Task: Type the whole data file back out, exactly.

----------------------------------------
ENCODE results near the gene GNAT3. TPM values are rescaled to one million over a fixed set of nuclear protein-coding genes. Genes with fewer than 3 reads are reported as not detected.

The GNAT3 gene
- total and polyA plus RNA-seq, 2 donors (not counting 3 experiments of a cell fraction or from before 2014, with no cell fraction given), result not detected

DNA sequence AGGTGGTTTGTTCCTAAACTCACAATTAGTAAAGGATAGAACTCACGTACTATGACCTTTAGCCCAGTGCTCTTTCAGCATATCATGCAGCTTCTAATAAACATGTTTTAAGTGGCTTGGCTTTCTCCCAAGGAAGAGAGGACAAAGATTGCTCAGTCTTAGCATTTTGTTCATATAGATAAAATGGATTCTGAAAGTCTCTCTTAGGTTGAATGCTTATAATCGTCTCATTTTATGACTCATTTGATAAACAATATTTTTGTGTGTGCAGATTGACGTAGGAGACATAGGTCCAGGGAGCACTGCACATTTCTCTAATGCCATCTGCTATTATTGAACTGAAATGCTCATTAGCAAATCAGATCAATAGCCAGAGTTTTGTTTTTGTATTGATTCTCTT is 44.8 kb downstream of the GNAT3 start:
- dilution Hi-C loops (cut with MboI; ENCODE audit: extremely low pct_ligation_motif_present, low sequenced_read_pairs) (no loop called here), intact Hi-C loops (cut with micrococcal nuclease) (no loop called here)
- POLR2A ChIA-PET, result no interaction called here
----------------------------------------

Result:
ENCODE results near the gene GNAT3. TPM values are rescaled to one million over a fixed set of nuclear protein-coding genes. Genes with fewer than 3 reads are reported as not detected.

The GNAT3 gene
- total and polyA plus RNA-seq, 2 donors (not counting 3 experiments of a cell fraction or from before 2014, with no cell fraction given), result not detected

DNA sequence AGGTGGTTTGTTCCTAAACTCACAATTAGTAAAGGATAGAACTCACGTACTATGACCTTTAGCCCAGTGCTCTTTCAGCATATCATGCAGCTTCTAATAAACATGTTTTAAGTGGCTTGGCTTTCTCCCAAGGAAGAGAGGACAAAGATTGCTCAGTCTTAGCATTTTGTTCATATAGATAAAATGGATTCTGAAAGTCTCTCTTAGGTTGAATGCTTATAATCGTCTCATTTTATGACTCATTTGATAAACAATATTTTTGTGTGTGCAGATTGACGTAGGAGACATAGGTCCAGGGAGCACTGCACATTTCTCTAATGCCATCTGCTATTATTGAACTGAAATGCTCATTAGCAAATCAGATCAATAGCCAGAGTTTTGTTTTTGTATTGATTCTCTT is 44.8 kb downstream of the GNAT3 start:
- dilution Hi-C loops (cut with MboI; ENCODE audit: extremely low pct_ligation_motif_present, low sequenced_read_pairs) (no loop called here), intact Hi-C loops (cut with micrococcal nuclease) (no loop called here)
- POLR2A ChIA-PET, result no interaction called here